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Publication numberUS5746931 A
Publication typeGrant
Application numberUS 08/760,845
Publication dateMay 5, 1998
Filing dateDec 5, 1996
Priority dateDec 5, 1996
Fee statusPaid
Publication number08760845, 760845, US 5746931 A, US 5746931A, US-A-5746931, US5746931 A, US5746931A
InventorsJohn Edwin Graebner, Sungho Jin, Wei Zhu
Original AssigneeLucent Technologies Inc.
Export CitationBiBTeX, EndNote, RefMan
External Links: USPTO, USPTO Assignment, Espacenet
Method and apparatus for chemical-mechanical polishing of diamond
US 5746931 A
Abstract
This application describes a new method for rapid thinning, planarizing and fine polishing surfaces of diamond to the submicron/nanometer level so that large area, uniform thickness diamond wafers can be obtained. The method combines both chemical (dissolution of carbon in molten metals) and mechanical (rotating or moving sample fixtures in contact with the dissolving metals) polishing to achieve flat, smooth surface finishes in a relatively short period of time, thus improving the quality and economics of the overall polishing process. Several embodiments of apparatus for performing such chemical-mechanical polishing (CMP) of diamond are described.
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Claims(10)
What is claimed is:
1. A method for polishing a surface of diamond, nitride or carbide comprising the steps of:
providing in an inert gas, elevated temperature ambient, a porous platen having a planar surface and molten metal in pores adjacent said surface;
pressing said surface to be polished into contact with said platen planar surface; and
moving said surface to be polished in relation to said platen surface to effect polishing.
2. The method of claim 1 wherein said porous platen is disposed in contact with a source of said molten metal for supplying said molten metal through pores to said planar surface.
3. The method of claim 1 wherein said surface to be polished is rotated in relation to said platen surface for forcing migration of said molten metal contacting said surface to be polished.
4. The method of claim 1 wherein said surface to be polished comprises diamond and said molten metal comprises a molten rare earth metal.
5. The method of claim 1 wherein said platen is provided in an ambient having a temperature which is at least 50 C. greater than the melting temperature of said metal.
6. Apparatus for polishing a surface of diamond, nitride or carbide comprising:
a vessel for maintaining an inert gas, elevated temperature ambient;
a container for molten metal disposed within said vessel;
a porous platen having a planar outer surface, said platen having a planar outer surface, said platen disposed within said vessel in position for contacting said molten metal in said container;
a movable mount for the material to be polished, said mount movable for pressing said surface to be polished into contact with the planar surface of said platen and for moving said surface to be polished in relation to said planar surface to effect polishing.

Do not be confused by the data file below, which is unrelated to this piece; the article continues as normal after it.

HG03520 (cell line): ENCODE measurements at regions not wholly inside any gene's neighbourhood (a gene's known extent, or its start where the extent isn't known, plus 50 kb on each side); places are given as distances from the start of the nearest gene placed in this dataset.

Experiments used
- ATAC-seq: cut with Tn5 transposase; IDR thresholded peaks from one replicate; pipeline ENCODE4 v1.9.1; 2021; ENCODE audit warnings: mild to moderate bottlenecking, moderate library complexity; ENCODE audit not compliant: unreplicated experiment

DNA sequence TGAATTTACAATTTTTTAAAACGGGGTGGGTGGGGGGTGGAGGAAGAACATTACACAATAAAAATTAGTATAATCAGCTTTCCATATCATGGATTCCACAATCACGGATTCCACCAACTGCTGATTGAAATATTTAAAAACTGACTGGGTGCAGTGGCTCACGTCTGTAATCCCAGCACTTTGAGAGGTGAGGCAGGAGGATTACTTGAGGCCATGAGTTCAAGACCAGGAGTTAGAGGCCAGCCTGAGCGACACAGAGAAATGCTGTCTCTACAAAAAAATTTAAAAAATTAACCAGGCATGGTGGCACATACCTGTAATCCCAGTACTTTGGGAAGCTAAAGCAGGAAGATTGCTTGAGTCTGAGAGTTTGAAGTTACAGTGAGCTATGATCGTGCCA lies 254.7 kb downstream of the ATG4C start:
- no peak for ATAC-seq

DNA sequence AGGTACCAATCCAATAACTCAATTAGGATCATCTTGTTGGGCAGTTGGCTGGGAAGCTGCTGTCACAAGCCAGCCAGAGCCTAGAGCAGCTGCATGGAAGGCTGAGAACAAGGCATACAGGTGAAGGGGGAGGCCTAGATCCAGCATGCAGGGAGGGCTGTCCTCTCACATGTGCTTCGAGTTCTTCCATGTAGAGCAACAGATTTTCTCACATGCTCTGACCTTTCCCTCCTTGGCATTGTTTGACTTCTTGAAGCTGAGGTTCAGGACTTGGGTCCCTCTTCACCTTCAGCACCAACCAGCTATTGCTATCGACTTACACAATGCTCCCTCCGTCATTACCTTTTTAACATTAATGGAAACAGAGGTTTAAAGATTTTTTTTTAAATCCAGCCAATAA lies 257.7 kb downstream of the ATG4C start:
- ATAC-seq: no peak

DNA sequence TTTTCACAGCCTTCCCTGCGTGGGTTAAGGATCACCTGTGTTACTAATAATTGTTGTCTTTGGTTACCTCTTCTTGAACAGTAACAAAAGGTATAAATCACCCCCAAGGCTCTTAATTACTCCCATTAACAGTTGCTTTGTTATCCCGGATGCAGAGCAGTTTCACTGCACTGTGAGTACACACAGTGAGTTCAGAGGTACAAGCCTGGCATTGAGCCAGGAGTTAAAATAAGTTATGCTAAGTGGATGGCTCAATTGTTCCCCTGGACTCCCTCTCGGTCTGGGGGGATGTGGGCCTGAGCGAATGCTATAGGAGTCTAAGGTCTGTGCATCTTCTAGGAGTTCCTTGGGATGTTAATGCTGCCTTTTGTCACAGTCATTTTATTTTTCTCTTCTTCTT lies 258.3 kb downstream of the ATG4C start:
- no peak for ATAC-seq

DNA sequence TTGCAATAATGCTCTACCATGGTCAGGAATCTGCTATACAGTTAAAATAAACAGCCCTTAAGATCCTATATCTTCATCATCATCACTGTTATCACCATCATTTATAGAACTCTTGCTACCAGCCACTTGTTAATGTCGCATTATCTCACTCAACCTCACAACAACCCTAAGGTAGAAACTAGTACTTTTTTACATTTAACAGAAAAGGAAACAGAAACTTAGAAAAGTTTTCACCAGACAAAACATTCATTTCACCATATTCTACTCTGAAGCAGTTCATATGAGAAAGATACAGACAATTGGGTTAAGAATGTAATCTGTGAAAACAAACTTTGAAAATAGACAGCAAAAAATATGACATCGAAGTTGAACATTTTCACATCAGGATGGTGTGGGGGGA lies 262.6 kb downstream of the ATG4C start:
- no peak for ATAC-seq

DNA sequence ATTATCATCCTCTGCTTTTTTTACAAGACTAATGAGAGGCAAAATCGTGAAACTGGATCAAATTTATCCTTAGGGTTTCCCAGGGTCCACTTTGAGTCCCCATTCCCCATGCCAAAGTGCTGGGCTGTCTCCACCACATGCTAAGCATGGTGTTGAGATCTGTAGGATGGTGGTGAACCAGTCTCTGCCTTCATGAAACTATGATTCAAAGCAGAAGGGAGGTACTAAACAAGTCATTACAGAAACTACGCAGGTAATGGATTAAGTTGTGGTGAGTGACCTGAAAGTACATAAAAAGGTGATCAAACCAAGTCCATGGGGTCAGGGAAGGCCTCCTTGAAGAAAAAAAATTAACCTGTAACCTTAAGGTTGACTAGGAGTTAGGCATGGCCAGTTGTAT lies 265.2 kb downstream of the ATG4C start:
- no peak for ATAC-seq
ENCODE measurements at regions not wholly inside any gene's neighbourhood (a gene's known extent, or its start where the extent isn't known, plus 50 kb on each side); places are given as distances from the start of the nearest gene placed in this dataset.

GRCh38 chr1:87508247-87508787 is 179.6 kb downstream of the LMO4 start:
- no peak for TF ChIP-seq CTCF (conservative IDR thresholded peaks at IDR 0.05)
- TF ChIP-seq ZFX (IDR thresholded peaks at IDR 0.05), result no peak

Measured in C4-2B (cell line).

7. Apparatus according to claim 6 wherein said movable mount is movable for rotating said surface to be polished in relation to said planar surface.
8. Apparatus of claim 6 wherein said porous platen comprises porous ceramic.
9. Apparatus of claim 6 wherein said porous platen comprises a flexible open screen of refractory metal.
10. Apparatus of claim 6 wherein said porous platen comprises a flexible web of refractory fibers.
Description
FIELD OF THE INVENTION

This invention relates to methods and apparatus for etching and polishing diamond. The method uses a porous platen impregnated with molten metal to provide a combination of chemical and mechanical polishing.

BACKGROUND OF THE INVENTION

Diamond has many useful properties. Among the known materials, diamond has the highest mechanical hardness, the highest elastic modulus, the highest atomic density and the highest thermal conductivity at room temperature. In addition, diamond is chemically inert and is transparent to radiation from the ultraviolet to the infrared. Diamond is also a wide band-gap semiconductor useful at high temperature, high power and high frequency. These remarkable properties, in combination with the relative ease of growing diamond films by low pressure chemical vapor deposition (CVD), have made diamond desirable for spreading heat in high power electronic devices, optical windows, low friction and wear resistant surfaces, coatings for cutting tools and components for active electronic devices.

Nearly all diamond applications require shaping, thinning and polishing to produce a finished surface roughness well below one micrometer. Diamond films produced by CVD typically exhibit faceted growth surfaces with significant and undesirable roughness in a range of 10-50 μm depending on the specific film thickness. In addition, the bottom layer of the film (where diamond nucleation and initial growth takes place) consists of fine grains with many structural defects, grain boundaries and regions of impurity segregation, yielding inferior thermal and optical properties. For these reasons, it is desirable to remove both the top and bottom parts of the as-grown CVD films. Unfortunately, because of the hardness of diamond, thinning and polishing by conventional mechanical abrasion is time-consuming and costly.